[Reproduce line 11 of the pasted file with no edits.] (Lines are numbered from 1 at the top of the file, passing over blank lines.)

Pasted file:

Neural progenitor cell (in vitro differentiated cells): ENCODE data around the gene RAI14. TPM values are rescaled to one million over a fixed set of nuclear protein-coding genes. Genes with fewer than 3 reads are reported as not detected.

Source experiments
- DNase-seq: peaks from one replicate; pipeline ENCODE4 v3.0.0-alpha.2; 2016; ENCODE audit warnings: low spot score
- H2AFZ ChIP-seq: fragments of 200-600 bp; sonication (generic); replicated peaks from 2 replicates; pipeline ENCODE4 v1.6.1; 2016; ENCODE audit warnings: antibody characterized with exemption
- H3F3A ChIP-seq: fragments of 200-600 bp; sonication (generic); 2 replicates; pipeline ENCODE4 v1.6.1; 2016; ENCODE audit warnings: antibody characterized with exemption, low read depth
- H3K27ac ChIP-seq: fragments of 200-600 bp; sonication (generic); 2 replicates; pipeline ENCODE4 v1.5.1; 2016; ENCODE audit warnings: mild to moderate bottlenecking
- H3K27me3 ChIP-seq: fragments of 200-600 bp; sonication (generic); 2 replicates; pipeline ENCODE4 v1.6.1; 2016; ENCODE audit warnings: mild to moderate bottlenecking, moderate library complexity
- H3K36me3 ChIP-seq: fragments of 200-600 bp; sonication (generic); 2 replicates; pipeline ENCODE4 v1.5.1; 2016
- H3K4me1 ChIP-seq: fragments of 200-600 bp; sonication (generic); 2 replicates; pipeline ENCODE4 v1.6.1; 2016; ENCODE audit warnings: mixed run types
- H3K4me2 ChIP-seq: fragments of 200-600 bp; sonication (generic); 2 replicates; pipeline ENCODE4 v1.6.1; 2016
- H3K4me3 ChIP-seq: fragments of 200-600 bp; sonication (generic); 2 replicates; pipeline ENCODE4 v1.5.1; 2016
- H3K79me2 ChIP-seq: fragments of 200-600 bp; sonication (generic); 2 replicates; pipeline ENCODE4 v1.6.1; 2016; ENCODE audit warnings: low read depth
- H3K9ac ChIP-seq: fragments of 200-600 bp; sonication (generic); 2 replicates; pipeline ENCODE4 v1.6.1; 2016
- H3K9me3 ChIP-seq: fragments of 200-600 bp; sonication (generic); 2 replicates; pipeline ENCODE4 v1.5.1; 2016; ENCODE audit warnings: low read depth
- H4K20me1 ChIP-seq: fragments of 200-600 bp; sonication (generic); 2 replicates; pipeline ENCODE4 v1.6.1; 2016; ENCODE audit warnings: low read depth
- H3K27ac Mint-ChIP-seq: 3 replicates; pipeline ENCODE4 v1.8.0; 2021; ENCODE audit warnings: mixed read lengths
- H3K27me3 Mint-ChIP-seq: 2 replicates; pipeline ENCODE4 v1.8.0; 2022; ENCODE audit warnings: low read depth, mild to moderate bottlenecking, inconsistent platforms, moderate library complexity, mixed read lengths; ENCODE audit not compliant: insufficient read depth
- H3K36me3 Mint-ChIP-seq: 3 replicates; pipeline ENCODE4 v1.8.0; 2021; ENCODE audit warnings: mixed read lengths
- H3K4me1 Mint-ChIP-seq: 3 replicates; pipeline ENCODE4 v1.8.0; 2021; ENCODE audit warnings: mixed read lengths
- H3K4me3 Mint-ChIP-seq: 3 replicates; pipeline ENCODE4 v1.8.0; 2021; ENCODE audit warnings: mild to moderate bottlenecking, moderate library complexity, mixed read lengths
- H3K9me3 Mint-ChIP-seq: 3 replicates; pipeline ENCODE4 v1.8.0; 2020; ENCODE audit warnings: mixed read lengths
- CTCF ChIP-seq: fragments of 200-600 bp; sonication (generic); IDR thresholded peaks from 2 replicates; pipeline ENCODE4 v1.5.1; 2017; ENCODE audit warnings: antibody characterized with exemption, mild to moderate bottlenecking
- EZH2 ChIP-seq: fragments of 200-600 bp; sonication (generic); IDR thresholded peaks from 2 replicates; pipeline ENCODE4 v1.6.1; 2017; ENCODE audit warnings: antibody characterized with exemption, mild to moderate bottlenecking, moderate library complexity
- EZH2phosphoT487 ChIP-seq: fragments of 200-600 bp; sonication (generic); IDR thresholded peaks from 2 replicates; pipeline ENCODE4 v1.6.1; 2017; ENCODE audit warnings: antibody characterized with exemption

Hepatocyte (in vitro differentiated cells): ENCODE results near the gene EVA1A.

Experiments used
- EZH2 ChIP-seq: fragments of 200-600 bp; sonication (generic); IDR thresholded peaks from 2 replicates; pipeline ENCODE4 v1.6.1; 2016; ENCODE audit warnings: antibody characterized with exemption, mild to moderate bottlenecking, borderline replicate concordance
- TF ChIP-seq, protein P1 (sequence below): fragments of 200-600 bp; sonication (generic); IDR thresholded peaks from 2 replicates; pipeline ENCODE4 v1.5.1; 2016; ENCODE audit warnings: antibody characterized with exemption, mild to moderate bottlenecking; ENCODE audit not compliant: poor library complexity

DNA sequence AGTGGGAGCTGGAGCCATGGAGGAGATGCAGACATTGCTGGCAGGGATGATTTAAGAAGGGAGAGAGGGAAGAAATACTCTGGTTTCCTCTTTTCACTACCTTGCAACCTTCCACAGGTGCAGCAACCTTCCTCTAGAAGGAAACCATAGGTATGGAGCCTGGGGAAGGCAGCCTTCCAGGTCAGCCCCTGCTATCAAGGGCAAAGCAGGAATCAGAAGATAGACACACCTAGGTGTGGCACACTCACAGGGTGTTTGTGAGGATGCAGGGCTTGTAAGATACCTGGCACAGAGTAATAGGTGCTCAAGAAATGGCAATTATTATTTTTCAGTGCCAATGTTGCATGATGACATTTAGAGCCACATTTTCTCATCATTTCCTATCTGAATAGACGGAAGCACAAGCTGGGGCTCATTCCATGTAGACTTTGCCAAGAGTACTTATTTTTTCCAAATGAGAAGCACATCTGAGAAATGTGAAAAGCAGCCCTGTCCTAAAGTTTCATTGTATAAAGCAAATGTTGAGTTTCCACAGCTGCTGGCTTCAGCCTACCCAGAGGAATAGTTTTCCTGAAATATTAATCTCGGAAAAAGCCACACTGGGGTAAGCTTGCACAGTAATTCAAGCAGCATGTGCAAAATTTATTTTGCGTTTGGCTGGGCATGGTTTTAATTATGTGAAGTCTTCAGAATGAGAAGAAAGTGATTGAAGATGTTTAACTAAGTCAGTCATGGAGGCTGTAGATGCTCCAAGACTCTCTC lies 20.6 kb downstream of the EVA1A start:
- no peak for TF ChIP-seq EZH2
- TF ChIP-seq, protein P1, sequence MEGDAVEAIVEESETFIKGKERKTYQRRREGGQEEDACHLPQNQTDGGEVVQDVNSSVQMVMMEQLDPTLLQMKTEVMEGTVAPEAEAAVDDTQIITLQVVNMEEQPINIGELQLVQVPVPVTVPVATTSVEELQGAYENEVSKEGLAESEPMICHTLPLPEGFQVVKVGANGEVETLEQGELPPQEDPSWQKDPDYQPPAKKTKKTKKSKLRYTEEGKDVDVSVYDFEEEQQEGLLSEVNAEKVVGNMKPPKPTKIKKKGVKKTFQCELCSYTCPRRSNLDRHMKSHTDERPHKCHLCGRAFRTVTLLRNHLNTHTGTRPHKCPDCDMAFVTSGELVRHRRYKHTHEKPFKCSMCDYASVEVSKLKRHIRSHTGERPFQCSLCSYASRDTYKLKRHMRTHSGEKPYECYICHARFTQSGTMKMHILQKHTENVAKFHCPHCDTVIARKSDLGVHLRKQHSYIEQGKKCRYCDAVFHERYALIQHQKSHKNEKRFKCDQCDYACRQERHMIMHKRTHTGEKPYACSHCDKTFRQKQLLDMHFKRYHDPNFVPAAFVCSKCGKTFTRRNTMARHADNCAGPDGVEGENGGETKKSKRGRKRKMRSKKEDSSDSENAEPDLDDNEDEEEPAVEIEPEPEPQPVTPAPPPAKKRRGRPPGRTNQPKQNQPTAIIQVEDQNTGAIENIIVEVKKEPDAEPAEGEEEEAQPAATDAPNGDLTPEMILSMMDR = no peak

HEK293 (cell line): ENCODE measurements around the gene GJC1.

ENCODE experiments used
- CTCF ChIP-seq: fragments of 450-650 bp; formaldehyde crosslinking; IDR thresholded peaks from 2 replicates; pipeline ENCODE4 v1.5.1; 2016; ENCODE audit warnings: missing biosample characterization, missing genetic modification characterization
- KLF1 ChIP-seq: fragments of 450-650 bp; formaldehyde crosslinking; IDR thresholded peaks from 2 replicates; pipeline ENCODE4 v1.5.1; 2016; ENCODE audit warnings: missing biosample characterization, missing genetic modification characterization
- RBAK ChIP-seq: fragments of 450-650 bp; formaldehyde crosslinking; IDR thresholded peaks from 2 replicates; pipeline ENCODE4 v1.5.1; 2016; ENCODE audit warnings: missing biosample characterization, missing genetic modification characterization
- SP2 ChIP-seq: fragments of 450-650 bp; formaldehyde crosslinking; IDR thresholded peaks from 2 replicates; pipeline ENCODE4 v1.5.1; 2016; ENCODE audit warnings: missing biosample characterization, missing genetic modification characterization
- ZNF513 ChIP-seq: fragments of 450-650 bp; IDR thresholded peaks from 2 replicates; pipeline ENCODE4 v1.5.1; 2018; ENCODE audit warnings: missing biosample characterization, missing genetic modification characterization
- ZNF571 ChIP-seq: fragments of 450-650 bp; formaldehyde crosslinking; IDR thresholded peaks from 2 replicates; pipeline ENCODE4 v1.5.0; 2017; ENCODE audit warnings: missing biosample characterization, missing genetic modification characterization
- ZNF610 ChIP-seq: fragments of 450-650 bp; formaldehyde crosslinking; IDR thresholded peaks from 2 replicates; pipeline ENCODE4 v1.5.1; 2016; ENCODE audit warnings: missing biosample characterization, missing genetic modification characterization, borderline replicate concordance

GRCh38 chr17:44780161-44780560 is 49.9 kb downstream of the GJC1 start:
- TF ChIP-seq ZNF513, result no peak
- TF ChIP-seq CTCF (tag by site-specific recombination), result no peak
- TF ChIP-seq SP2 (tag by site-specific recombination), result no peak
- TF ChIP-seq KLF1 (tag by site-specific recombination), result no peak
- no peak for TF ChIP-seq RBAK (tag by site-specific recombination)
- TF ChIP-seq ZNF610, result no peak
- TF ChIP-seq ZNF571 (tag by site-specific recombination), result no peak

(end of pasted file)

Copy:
- H3K4me3 ChIP-seq: fragments of 200-600 bp; sonication (generic); 2 replicates; pipeline ENCODE4 v1.5.1; 2016